Sacro-iliac Joint Dysfunction
The sacro-iliac joint is the joint with the spine and the pelvis on either side. The sacrum is a segment of the spine between the lumbar spine and the tail bone (coccyx). It is a triangular piece of bone formed of fused vertebrae. The sacrum forms the joint with the iliac part of the pelvis and it is named as the sacro-iliac joint. The stability of the joint is aided by the way the two bones articulate and it is aided by strong ligaments which stabilise the joint along with several muscles which influence the stability of the joint itself.
The sacro-iliac joint has very minimal movement but it helps to transmit body weight from the spine onto the pelvis down to the lower limbs.
Sacro-iliac pain can present in isolation, i.e. leg/buttock pain but that is not always the case and the symptoms would be more part of the lower back pain complex which need specific assessment to assess and gauge if the pain is actually arising from the sacro-iliac joint and there are different clinical tests utilised to assess this.
From an investigation point of view, various investigations i.e. X-rays, MRI scan, CT scan or bone scan could be utilised but many of these could be negative without any specific abnormality on these investigations.
There are various conditions which can cause sacro-iliac joint pain but for most of the cases the cause usually is mechanical in nature. Although there could be injury to the sacro-iliac joint which causes sacro-iliac joint pain and dysfunction. It could also present following pregnancy and delivery, giving rise to pain which could be a part of the symphysis pubic dysfunction syndrome (SPD). It could also be caused due to arthritic conditions, e.g. osteo-arthritis, rheumatoid arthritis and rheumatoid arthritis like conditions, which can affect the joint leading to pain. One of the mechanical causes for sacro-iliac joint dysfunction could be following fusion/stabilisation of the lower lumbar segments which causes adjacent level problems affecting the sacaro-iliac joint due to mechanical issues.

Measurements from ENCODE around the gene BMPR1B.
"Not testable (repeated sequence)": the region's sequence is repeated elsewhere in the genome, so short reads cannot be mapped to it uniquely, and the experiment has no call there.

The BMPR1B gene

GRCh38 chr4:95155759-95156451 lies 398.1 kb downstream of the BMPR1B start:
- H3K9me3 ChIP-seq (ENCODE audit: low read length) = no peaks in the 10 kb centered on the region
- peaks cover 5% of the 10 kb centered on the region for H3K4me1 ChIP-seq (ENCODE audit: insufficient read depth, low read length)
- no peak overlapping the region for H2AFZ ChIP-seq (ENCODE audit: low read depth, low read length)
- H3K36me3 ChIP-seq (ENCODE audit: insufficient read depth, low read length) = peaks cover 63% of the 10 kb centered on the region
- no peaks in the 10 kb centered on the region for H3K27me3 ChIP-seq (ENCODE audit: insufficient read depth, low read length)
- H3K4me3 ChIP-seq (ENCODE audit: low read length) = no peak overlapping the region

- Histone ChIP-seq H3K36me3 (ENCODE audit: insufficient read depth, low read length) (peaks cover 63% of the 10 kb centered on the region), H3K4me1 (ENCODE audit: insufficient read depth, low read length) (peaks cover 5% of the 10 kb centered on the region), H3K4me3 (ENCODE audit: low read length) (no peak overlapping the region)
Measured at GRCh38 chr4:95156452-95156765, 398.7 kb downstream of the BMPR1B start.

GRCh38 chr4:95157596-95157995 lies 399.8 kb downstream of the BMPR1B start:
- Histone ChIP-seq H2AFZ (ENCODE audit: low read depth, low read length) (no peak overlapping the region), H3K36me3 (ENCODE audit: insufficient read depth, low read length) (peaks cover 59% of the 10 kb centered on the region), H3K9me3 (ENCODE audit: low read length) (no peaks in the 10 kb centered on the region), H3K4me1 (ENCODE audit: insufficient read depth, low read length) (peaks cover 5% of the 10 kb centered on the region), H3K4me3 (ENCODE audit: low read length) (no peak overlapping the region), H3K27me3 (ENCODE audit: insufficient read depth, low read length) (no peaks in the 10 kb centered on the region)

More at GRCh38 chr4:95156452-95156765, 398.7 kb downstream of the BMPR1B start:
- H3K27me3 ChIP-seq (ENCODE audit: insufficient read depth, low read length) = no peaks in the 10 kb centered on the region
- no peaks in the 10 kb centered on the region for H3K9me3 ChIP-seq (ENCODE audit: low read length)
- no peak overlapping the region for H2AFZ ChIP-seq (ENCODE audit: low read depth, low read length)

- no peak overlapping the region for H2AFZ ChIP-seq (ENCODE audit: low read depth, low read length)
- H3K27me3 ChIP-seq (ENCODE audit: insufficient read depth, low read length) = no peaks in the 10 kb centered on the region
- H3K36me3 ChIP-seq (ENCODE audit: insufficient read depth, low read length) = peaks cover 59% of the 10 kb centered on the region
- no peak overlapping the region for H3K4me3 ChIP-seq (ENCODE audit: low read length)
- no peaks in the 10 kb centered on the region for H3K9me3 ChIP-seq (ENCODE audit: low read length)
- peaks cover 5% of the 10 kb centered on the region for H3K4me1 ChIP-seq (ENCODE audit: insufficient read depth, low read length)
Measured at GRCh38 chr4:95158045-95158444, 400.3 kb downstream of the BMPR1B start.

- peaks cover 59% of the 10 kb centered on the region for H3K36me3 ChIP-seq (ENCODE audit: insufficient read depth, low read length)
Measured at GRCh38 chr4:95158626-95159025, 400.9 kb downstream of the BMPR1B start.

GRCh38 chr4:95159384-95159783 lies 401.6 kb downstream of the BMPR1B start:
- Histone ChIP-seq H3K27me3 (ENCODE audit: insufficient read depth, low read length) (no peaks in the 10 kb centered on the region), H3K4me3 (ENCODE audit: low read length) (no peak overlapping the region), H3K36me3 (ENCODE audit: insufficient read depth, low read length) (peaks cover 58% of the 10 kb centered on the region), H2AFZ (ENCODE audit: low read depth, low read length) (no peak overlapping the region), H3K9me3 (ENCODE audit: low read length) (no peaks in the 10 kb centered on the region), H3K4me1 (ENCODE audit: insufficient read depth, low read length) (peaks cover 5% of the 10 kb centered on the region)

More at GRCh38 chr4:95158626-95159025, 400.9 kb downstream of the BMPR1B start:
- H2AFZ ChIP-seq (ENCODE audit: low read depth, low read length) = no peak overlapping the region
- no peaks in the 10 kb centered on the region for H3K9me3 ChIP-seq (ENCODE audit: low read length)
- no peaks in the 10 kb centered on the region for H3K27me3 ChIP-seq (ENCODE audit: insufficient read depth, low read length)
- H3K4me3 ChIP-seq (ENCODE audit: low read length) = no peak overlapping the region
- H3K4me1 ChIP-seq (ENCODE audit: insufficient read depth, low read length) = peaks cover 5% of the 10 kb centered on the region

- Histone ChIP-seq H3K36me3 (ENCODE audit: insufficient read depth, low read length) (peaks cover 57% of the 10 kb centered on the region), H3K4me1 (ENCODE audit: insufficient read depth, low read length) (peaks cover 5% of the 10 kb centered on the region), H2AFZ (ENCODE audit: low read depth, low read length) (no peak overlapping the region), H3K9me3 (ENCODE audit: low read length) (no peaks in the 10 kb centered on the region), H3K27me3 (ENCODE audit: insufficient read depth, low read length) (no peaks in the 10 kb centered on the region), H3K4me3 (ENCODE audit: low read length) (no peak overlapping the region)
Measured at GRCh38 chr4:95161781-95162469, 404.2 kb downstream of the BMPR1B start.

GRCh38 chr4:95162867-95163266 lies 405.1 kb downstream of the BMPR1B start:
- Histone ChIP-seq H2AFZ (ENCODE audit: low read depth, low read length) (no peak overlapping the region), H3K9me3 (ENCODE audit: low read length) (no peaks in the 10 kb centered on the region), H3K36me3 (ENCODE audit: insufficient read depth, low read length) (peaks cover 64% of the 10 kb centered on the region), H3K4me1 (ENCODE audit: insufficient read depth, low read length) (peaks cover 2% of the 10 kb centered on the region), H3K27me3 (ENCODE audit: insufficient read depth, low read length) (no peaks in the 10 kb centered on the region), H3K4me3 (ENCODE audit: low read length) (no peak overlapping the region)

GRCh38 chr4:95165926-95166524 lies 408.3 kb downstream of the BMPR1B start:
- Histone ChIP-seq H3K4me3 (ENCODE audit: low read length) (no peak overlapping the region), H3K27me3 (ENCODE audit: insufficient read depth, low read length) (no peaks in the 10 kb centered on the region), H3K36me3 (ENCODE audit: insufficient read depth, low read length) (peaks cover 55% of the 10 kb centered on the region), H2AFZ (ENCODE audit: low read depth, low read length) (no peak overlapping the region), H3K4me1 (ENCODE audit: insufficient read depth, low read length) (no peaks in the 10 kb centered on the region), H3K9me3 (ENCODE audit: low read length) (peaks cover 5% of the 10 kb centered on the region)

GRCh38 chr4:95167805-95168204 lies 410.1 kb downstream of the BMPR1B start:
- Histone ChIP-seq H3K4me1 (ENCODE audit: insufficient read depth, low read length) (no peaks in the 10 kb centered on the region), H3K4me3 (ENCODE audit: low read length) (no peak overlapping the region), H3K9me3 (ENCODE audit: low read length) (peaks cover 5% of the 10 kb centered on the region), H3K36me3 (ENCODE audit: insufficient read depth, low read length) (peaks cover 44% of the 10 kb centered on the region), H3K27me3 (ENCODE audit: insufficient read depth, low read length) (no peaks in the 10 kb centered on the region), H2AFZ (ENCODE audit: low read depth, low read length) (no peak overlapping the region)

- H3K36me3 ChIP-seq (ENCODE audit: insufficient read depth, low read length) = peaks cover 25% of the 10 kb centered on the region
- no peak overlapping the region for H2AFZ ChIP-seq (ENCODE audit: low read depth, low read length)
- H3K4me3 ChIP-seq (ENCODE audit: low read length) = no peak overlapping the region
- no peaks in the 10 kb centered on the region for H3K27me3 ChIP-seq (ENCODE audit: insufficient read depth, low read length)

An important aspect in management of sacro-iliac joint pain is the assessment and appropriate diagnosis.
Most sacro-iliac joint dysfunction could be treated with non-operative and conservative methods, i.e. physiotherapy, osteopathy or chiropractic manipulation, which help improve the symptoms as the majority of sacro-iliac joint dysfunction is usually mechanical in nature.
Sacro-iliac belts could be an option to help with the symptoms and this should be discussed with your practitioner, physiotherapist, osteopath or chiropractor, to the efficacy and the duration of usage.
If non-operative methods fail then you would need an assessment from a clinician who would possibly decide to proceed with selective injections, i.e. targeted injections to the sacro-iliac joint under X-ray or CT guidance using local anaesthetic and steroid.
If non-operative methods and injection therapy fail then surgery would be an option, i.e. stabilising the sacro-iliac joint and this is usually achieved via a percutaneous approach in most situations and this should be discussed further in detail with your clinician about the procedure, outcome, risks and complications, and the rehabilitation following the procedure. The procedure is usually successful in the majority of individuals and they undergo post-operative rehabilitation.
Sciatica can occur with or without back pain and is caused when a nerve root in the spine is compressed. Your symptoms will be dictated by the position along the spine of the compressed nerve root.